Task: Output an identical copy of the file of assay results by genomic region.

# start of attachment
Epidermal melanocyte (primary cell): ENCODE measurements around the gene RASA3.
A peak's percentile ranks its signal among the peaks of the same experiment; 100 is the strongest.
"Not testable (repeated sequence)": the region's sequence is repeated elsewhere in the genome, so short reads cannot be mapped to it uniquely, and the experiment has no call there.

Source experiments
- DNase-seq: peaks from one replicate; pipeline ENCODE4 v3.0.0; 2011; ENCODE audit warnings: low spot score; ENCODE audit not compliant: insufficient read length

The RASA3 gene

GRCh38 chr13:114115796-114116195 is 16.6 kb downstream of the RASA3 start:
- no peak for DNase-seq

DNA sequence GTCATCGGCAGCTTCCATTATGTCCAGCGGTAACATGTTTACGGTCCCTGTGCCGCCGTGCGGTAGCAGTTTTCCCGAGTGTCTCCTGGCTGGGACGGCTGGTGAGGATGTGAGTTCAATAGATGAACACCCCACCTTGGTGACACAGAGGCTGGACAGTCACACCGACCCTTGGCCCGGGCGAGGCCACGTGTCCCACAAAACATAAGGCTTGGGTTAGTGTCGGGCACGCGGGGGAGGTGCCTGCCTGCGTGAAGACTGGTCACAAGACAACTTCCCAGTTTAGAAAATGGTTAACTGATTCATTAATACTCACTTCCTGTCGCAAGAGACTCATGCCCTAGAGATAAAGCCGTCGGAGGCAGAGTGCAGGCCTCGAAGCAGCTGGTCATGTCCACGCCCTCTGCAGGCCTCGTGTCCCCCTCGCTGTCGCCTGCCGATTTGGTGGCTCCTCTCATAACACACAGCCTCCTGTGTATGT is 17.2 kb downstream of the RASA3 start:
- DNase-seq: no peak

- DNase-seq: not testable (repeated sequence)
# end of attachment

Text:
Epidermal melanocyte (primary cell): ENCODE measurements around the gene RASA3.
A peak's percentile ranks its signal among the peaks of the same experiment; 100 is the strongest.
"Not testable (repeated sequence)": the region's sequence is repeated elsewhere in the genome, so short reads cannot be mapped to it uniquely, and the experiment has no call there.

Source experiments
- DNase-seq: peaks from one replicate; pipeline ENCODE4 v3.0.0; 2011; ENCODE audit warnings: low spot score; ENCODE audit not compliant: insufficient read length

The RASA3 gene

GRCh38 chr13:114115796-114116195 is 16.6 kb downstream of the RASA3 start:
- no peak for DNase-seq

DNA sequence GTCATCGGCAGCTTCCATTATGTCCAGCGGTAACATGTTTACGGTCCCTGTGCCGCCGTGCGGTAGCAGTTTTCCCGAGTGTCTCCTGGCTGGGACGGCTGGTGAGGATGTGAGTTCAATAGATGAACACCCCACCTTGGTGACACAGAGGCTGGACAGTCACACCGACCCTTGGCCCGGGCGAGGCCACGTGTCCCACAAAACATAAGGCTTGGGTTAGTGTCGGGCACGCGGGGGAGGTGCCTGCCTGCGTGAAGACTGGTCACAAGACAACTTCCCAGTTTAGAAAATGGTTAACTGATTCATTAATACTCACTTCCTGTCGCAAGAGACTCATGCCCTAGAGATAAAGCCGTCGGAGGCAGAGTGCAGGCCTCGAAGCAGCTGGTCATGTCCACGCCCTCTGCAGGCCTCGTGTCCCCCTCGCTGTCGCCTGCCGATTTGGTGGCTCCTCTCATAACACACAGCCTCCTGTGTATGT is 17.2 kb downstream of the RASA3 start:
- DNase-seq: no peak

- DNase-seq: not testable (repeated sequence)